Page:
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Old 22nd April 2014, 08:24   #7  |  Link
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so the conclusion could be that early adopters (mostly due to not using AVC) were almost forced to use progressive low-framerate stuff (up to 30p) including us,

now the question is if less-early adopters got it right by choosing interlaced stuff instead of just going high-framerate (which is costy in post and probably otherwise bandwidth problematic). I do hope it was more than just that thought....

So the comparision would be to compare say 720p50 and 1080i25 and i can tell you that 1080i25 would probably win (looking at the latest Olympics at least).
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Old 22nd April 2014, 16:50   #8  |  Link
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Issue is more complex - some of European broadcasters use for MPEG-2 dynamic progressive/interlace switching (GOP/GOP adaptive way) where H.264 have MBAFF to deal with this problem at macro block level thus at least in theory is more efficient.

1080i seem to be more popular thanks to higher "flexibility" - for cinema tape it can provide quality almost like 1080p where for sport it can worse than 720p but still less problematic as nothing need to be changed in production chain...
If broadcaster encoder is "smart enough" then 1080i seamlessly integrate with SD sources, movie tape etc.
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Old 24th April 2014, 14:35   #9  |  Link
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Originally Posted by SeeMoreDigital View Post
I think you'll find that most 'non live' high-def content in the UK is captured as progressive... It's just transmitted as interlaced.

I have DVB-T2 and DVB-S2 tuners in most of my TV's and quite often I've noticed that the same content is flagged as progressive on one transmission platform but flagged as interlaced on the other
The Freeview HD (DTT/DVB-T2) encoders used by the BBC auto-detect pure 25p progressive content in a 50i stream (all sources are 50i streams), and encode it as 25p.
http://www.bbc.co.uk/blogs/legacy/researchanddevelopment/2011/04/software-upgrade-for-bbc-hd-on.shtml

25p is not part of the UK satellite standard, so everything is 50i on DSat/DVB-S2.

It makes little difference.

Cheers,
David.
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Old 24th April 2014, 14:37   #10  |  Link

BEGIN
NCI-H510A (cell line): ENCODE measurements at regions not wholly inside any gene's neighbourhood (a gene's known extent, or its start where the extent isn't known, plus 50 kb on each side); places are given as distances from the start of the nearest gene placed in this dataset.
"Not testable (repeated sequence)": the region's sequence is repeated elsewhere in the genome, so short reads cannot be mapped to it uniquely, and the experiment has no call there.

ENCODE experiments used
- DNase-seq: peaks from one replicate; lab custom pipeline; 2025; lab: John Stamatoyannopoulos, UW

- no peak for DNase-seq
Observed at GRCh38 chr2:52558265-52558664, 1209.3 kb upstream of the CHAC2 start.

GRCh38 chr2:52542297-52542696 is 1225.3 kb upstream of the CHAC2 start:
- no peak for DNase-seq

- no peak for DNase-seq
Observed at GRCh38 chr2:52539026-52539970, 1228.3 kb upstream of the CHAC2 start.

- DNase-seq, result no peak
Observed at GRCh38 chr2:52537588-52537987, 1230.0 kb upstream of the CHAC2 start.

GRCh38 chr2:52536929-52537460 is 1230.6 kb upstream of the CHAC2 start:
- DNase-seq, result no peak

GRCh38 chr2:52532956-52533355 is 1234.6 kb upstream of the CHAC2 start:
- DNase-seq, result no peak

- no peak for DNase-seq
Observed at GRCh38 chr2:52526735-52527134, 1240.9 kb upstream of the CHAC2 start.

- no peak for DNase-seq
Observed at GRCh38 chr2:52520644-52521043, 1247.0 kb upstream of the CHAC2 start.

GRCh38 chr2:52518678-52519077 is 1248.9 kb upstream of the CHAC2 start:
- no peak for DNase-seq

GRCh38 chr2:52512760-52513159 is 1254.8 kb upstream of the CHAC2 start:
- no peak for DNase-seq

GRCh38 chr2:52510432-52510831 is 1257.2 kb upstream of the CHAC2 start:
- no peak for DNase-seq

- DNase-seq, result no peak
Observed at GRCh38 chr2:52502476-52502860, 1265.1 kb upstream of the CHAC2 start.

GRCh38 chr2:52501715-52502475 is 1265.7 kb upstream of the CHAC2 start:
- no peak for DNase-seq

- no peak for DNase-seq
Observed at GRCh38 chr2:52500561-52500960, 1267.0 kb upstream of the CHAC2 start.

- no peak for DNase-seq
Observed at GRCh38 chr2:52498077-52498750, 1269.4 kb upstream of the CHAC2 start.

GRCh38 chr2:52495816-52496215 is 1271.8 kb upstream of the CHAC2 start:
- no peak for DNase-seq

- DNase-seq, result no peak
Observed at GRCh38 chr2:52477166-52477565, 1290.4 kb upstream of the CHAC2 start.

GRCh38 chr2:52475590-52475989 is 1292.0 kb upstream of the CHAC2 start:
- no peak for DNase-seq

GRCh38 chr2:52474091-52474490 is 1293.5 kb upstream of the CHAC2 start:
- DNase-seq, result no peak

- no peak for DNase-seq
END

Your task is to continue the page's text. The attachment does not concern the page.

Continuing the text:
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Originally Posted by Sci-Fi-Fan View Post
The most common I've seen is 1080p 24.976 or 29.9??
There is plenty of 720p60 and 1080i60 broadcast in the USA. You just haven't watched the right broadcasts e.g. live, sports, news, talkshows, etc.

The situation is no different from in the UK with 1080i50, apart from certain US networks using 720 rather than 1080, and all of them having to cope with 3-2 pulldown.

Cheers,
David.
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Old 3rd May 2014, 23:30   #11  |  Link
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Originally Posted by pandy View Post
Issue is more complex - some of European broadcasters use for MPEG-2 dynamic progressive/interlace switching (GOP/GOP adaptive way) where H.264 have MBAFF to deal with this problem at macro block level thus at least in theory is more efficient.
MPEG-2 has something similar to MBAFF as well and is used almost always. I have never seen MPEG-2 field mode encodes outside of test clips.
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Old 4th May 2014, 07:33   #12  |  Link
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I'm referring to Blu-Ray disk content only.

Every Blu-Ray I've brought of a USA TV Series or Hollywood Film is encoded as 1080P.

Every Blu-Ray I've Brought of A TV Series produced for the UK Market is encoded using 1080I.

For example the Blu-Ray for the TV Series Merlin produced for the BBC is encoded using MBAFF.

But when converting the content to media files only the closing credits are interlaced, The rest of the frames were 1080P full frames.

Other UK Blu-Rays like Doctor Who are entirely encoded using 1080I.
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Old 4th May 2014, 13:47   #13  |  Link
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Originally Posted by Sci-Fi-Fan View Post
I'm referring to Blu-Ray disk content only.

Every Blu-Ray I've brought of a USA TV Series or Hollywood Film is encoded as 1080P.

Every Blu-Ray I've Brought of A TV Series produced for the UK Market is encoded using 1080I.

For example the Blu-Ray for the TV Series Merlin produced for the BBC is encoded using MBAFF.